Published on: May 27, 2012
by Natural News:
A study led by Dr. Patricia Boyle of Rush University Center in Chicago has concluded that people with greater life purpose maintained cognitive ability better than those who weren’t leading a purposeful life. Dr. Boyle and her team wanted to establish a strategy for avoiding Alzheimer’s consequences rather than attempting to find a way of keeping brain plaques and tangles from accumulating.
After following 246 senior citizens — with up to ten years of annual cognitive exams and neurological testing — and quizzing them about life missions and then doing brain autopsies after their deaths, they reached a conclusion.
(1) Life purpose/activity: As people age, they’re prone to getting brain plaques and tangles. But if they have a life purpose zestfully pursued, they avoid dementia despite those physical impairments. There are many real life examples of people managing well as they keenly continue to pursue their life adventures, especially adventures that require mental focus and activity.
Many experts also agree that engaging in mental activities which are new or challenging as one ages also helps retain mental acuity. Walking briskly in nature a mile or so four days a week also helps maintain one’s cognitive abilities.
Four specific nutritional approaches
(2) Coconut oil: After failing to get her dementia addled husband into an Alzheimer drug trial because they were no longer accepting volunteers, Dr. Mary Newport discovered the active ingredient in the formula tested was asynthetic medium chain triglyceride (MCT).
Getting patent rights for big bucks requires the creation of synthetic drugs. Synthetic drugs always produce side effects and their PR exceeds their efficacy.
Dr. Newport discovered that coconut oil contained natural MCT. Her husband had entered the darker side of dementia with his late stage Alzheimer’s. Yet after around a month and a half he was almost completely recovered after taking a tablespoon of coconut oil twice daily. Metabolizing MCTs producesketones, which dissolve brain plaques and tangles.
An Australian shared his escape from early stage Alzheimer’s on YouTube using both coconut oil and niacin (B3), a supplement pioneered in orthomolecular psychiatry for many mental issues.
(3) Vitamin D3 and curcumin: The synergy of combining curcumin with vitamin D3 to prevent or reverse Alzheimer’s is a recent development. Each substance alone has shown efficacy on dementia, so why wouldn’t combining the two create a powerful synergy?
This has been recently proven to be effective without side effects.
(4) Eliminate aluminum: Avoid aluminum cooking utensils and underarm deodorants containing aluminum. Vaccines contain aluminum that goes right into your bloodstream. Aluminum bypasses the blood brain barrier and accumulates in soft tissue cells that regenerate less often than other tissues, creating plaque.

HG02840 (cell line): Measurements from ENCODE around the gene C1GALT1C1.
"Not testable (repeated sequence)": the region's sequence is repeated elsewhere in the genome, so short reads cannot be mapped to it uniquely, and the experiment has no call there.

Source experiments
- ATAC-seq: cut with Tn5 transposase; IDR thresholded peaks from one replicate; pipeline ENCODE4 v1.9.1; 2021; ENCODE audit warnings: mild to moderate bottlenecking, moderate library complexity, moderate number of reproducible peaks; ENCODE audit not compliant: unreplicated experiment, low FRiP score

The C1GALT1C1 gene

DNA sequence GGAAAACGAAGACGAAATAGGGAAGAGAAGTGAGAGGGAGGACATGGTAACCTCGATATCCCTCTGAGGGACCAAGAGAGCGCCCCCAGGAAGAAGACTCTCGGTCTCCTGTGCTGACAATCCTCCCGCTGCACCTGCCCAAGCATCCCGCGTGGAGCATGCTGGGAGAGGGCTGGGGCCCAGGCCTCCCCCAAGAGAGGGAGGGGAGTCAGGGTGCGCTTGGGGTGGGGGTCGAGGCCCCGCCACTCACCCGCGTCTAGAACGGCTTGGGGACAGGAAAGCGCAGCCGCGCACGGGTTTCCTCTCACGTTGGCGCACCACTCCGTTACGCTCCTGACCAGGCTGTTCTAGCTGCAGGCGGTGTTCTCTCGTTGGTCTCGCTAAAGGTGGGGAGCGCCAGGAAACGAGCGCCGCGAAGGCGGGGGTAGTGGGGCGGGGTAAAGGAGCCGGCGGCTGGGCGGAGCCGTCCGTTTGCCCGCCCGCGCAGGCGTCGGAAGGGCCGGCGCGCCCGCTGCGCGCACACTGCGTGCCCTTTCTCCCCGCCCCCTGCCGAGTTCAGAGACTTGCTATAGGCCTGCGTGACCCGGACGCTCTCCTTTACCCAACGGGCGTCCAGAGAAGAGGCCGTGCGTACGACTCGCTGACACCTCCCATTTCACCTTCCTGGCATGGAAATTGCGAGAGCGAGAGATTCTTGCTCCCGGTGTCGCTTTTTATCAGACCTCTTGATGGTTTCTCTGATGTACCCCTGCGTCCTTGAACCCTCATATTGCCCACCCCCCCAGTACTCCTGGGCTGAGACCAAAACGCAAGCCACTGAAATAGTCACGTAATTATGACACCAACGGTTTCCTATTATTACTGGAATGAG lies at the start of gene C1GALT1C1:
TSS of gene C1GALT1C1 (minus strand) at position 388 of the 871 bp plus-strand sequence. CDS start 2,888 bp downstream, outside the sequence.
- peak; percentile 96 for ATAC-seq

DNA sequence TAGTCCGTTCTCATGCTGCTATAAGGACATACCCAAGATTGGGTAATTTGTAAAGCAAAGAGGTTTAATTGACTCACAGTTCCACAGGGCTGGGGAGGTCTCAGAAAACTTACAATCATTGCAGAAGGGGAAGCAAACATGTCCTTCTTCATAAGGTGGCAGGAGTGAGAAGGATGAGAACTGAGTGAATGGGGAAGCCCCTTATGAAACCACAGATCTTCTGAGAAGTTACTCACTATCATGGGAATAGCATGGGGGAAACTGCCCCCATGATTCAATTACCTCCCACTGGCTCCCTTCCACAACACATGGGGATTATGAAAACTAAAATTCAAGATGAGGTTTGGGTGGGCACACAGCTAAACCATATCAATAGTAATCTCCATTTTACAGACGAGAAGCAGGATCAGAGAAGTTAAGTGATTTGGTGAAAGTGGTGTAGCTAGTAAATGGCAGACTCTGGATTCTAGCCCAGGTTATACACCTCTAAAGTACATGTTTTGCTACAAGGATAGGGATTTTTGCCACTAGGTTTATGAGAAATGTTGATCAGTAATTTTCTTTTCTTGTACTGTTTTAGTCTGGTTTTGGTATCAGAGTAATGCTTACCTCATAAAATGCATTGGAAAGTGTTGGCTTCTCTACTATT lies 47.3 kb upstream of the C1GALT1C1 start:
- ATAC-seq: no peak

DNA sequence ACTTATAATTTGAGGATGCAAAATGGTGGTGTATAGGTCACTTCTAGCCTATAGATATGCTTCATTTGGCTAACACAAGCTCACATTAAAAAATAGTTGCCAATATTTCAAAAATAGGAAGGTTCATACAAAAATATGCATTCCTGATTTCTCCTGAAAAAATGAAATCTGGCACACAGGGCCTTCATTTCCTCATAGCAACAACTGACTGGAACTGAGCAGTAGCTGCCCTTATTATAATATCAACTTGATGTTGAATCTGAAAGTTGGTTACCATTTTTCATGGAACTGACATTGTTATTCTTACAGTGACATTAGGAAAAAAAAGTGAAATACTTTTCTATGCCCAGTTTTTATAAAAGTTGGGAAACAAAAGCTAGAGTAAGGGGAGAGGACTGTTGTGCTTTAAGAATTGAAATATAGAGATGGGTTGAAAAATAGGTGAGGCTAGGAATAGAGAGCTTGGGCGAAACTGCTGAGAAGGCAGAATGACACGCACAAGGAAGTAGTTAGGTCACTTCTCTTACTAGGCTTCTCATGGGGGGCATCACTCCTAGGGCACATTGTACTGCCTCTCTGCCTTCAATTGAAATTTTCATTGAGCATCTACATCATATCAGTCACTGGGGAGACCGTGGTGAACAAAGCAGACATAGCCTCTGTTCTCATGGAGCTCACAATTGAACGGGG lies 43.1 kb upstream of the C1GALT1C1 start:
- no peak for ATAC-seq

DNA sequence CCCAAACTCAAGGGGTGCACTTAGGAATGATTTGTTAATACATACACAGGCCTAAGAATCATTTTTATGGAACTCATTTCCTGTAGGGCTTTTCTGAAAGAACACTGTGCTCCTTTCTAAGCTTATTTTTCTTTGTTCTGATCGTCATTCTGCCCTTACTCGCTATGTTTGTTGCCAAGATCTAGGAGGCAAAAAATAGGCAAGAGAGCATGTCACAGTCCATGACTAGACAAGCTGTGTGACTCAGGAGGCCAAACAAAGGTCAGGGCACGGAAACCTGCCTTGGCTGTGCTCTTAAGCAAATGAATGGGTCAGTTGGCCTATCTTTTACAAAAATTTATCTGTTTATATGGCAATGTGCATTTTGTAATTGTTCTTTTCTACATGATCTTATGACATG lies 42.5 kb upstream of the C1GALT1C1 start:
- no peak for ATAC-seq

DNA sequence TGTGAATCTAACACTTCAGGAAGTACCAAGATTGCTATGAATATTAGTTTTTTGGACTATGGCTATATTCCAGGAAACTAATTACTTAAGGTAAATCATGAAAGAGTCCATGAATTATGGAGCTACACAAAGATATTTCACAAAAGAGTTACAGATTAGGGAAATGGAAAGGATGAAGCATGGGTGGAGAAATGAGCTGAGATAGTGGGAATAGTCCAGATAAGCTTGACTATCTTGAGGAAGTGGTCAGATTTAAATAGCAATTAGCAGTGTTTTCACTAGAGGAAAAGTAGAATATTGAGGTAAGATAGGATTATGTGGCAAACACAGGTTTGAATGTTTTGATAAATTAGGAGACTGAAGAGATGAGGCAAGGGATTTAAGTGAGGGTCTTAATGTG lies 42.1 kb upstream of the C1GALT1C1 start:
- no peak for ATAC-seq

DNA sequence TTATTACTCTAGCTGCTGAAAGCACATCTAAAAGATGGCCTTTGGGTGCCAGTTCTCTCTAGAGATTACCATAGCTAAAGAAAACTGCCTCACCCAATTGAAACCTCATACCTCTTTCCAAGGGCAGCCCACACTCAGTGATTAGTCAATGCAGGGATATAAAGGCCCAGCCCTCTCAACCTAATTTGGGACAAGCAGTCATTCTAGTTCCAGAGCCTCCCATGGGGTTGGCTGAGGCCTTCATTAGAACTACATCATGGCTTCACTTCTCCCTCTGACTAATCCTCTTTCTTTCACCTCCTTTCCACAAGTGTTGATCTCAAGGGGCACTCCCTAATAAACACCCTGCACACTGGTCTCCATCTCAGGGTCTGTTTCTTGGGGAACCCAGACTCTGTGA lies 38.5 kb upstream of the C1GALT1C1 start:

The brain is an organ that is made of cells that recycle more slowly than most other organ tissue cells. Silica is ideal for removing aluminum from soft tissue and eliminating through the urine. The herb horsetail contains a lot of silica and can be made into a tincture to provide constant silica dosing.
There are also supplements and mineral waters sold commercially that are high in silica.
(5) Alpha Lipoic Acid (ALA): Alpha lipoic acid has demonstrated stopping the progression of dementia from early stage into late stage Alzheimer’s with a daily 600 mg dose.
ALA’s oxidative ability is coupled, reducing brain inflammation along with the some metal chelating activity for heavy metals, including lead and mercury.
Dietary advice includes reducing fructose of all types and eliminating processed simple carbs. Brain cells are cholesterol based. Reducing fats for any reason is not a good idea.
Our event with Dr. Wendy Suzuki explaining how higher levels of physical fitness are associated with better brain structure and higher cognitive function. Highlights video.
Our event with Dr. Wendy Suzuki explaining how higher levels of physical fitness are associated with better brain structure and higher cognitive function. Full video.
Two blood markers, phosphorylated tau 217 (p-tau217) and phosphorylated tau 181 (p-tau181), showed strong diagnostic performances for Alzheimer’s disease and discriminated Alzheimer’s from frontotemporal lobar denervation (FTLD) syndromes and normal cognition, a retrospective study...
The material presented through the Think Tank feature on this website is in no way intended to replace professional medical care or attention by a qualified practitioner. WBHI strongly advises all questioners and viewers using this feature with health problems to consult a qualified physician, especially before starting any treatment. The materials provided on this website cannot and should not be used as a basis for diagnosis or choice of treatment. The materials are not exhaustive and cannot always respect all the most recent research in all areas of medicine.